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  1. #1
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    Aluminum, Steel or Titanium?

    I'm choosing between handlebar materials.

    I'll be riding a rigid mountain bike, mostly off-road over a long period of time.

    I don't care about handlebar makes or models, shape, size or weight.

    Between aluminum, steel and titanium, which handlebar material would serve me best?

    And why?

    Thanks!

  2. #2
    Senior Member Chuckie J.'s Avatar
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    I use titanium for my off-road touring, pretty much the only touring I do. Supposedly it absorbs the shocks a little but I have NO IDEA if its really doing anything. Its a Seven flat bar and got it when I ordered the bike. Its light! Not sure if there are riser bars in titanium but I wanted flat (with bar ends).

    Steel, I feel, would be overkill in the strength department. I had one of those Surly 1x1 Torsion bars and they were crazy heavy but obviously really strong.

    Aluminum is cheap and plentiful. Any shape you like.
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  3. #3
    Mad bike riding scientist cyccommute's Avatar
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    Quote Originally Posted by nameless View Post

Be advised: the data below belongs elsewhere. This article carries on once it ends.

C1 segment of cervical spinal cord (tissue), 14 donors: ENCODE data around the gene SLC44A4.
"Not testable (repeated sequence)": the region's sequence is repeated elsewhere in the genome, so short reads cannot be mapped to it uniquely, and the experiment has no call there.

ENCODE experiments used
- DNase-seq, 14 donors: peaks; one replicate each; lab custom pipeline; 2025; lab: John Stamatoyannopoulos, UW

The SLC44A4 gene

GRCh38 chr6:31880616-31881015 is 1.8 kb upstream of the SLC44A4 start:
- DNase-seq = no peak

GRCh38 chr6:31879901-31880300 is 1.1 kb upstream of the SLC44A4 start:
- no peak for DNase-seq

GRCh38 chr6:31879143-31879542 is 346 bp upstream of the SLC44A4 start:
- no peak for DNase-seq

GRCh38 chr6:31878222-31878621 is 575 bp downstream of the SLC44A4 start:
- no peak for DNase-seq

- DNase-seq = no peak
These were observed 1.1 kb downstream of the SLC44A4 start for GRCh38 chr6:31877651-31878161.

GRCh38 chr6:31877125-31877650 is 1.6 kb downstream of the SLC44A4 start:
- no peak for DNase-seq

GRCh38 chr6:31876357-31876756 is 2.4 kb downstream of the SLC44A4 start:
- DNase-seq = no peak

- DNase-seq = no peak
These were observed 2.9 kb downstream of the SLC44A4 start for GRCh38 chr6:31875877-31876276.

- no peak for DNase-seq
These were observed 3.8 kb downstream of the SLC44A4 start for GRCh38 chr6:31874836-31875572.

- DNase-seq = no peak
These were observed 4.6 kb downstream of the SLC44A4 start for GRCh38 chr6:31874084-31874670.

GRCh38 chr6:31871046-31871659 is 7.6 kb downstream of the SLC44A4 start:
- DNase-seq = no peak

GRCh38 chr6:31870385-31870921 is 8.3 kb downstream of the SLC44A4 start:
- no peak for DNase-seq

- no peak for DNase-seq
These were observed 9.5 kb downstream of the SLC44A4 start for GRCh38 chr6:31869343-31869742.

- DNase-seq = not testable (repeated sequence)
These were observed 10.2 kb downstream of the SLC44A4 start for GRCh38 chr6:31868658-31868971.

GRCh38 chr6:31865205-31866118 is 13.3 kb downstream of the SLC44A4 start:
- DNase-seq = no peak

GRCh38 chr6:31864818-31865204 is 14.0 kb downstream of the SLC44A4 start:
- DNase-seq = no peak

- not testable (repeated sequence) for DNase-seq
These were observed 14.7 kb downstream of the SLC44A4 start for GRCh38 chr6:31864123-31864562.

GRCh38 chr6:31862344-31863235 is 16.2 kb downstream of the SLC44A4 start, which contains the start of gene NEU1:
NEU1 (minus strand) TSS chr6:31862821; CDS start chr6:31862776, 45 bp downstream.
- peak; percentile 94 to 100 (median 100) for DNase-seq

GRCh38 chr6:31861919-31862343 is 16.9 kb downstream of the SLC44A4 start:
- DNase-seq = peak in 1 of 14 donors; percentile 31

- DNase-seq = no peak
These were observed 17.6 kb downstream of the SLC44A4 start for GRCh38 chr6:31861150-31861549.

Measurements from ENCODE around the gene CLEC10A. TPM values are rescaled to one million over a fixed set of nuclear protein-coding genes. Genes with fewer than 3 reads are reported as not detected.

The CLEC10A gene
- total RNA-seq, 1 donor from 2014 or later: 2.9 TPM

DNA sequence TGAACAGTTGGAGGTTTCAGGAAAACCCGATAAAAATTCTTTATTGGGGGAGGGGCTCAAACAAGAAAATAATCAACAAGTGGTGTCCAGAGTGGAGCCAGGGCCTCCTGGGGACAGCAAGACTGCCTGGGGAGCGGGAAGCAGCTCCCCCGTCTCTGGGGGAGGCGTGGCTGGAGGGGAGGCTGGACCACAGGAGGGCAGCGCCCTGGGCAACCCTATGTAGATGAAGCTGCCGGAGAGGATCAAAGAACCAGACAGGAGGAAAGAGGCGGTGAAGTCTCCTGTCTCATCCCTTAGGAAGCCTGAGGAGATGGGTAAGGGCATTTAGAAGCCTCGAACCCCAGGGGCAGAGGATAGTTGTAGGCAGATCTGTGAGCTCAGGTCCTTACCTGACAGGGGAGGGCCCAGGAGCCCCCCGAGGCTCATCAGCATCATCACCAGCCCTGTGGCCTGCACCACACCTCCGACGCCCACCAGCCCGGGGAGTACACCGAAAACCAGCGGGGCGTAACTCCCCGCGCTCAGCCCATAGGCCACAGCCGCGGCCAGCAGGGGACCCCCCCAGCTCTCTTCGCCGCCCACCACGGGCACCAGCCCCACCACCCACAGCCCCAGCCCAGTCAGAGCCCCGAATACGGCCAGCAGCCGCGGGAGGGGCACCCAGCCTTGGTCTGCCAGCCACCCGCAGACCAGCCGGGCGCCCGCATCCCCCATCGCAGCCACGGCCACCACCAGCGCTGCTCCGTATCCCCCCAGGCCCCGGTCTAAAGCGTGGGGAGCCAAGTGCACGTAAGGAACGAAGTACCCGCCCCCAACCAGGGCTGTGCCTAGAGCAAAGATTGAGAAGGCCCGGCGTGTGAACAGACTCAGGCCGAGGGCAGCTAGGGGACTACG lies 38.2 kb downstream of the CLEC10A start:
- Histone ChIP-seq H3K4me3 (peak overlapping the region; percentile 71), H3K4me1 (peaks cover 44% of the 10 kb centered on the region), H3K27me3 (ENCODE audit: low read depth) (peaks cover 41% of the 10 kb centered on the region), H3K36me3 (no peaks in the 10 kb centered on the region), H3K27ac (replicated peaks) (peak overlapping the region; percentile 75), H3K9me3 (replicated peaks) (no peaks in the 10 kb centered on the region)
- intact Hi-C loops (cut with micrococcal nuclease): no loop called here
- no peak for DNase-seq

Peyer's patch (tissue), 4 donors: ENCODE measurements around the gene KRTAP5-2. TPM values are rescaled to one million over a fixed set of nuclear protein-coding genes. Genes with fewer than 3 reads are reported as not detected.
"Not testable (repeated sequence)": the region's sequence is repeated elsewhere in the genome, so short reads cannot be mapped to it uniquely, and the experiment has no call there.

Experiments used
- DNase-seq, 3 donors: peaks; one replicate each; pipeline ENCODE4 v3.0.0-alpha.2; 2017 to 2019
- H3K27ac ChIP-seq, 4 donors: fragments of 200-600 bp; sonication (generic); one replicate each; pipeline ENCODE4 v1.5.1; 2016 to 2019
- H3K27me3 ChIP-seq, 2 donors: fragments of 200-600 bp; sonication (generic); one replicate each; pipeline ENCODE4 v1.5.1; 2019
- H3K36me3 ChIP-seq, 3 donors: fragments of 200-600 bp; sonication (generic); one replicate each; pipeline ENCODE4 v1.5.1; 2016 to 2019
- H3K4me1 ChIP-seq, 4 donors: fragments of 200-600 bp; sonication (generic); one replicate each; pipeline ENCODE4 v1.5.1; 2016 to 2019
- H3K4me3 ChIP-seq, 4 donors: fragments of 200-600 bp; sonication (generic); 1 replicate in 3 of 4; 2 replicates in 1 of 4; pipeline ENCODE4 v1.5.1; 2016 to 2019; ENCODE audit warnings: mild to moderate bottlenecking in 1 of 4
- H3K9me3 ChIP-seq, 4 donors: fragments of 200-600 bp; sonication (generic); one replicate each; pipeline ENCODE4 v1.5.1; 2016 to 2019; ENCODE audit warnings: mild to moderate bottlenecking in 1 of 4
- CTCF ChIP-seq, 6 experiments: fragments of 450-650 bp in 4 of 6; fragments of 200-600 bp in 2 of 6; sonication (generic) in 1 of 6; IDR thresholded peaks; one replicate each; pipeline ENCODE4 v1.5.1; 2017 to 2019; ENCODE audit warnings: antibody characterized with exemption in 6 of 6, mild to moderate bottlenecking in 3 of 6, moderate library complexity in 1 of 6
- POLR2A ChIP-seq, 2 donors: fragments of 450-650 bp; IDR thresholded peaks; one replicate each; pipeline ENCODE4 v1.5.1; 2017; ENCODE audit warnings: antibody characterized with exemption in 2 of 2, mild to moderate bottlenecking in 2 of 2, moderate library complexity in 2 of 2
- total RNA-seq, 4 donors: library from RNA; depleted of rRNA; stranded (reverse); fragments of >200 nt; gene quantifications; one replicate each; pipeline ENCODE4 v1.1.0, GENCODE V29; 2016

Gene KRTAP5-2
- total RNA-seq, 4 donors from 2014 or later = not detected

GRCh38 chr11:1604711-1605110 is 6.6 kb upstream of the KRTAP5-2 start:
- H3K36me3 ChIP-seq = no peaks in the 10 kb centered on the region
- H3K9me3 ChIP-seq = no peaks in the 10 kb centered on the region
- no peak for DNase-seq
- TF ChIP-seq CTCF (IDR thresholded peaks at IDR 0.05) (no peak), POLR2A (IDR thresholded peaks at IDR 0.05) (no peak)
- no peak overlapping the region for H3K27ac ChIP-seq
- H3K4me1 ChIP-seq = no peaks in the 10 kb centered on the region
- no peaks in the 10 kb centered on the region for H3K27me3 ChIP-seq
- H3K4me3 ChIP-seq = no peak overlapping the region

I'm choosing between handlebar materials.

    I'll be riding a rigid mountain bike, mostly off-road over a long period of time.

    I don't care about handlebar makes or models, shape, size or weight.

    Between aluminum, steel and titanium, which handlebar material would serve me best?

    And why?

    Thanks!
    Quality steel handlebars are hard to find (cheap heavy gas pipe ones aren't) and overly heavy. Titanium is expensive and not all that easy to find. Aluminum is readily available, about as flexy as you'll ever need (the bars have a smaller diameter than frame tubes), cheap, durable and light. I'd just go with aluminum.
    Stuart Black
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  4. #4
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    since you don't say what matters and size/weight don't matter it really doesn't matter what you get. But I'm guessing there are issues about durability and shock absorption given the description of off road riding for a long time. I'd get a heavy aluminum one and the biggest tires that will fit on the front fork and a GOOD pump that makes frequent changes in tire pressure easy. Heavy because it'll probably be strong and you won't waste money paying for something light that is more likely to bend or suffer bending where bar ends are attached. Curious to hear others experience on bar bending.

  5. #5
    coprolite fietsbob's Avatar
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    Available are Nitto 'Albatross' in Chromoly, they fit Bar end shifters or reverse levers.

    I like Trekking bars , ITM and Modolo in Europe make nice ones, use thick wall aluminum
    then heat treat it after bending to return the aluminum to a stress free temper.

  6. #6
    Senior Member late's Avatar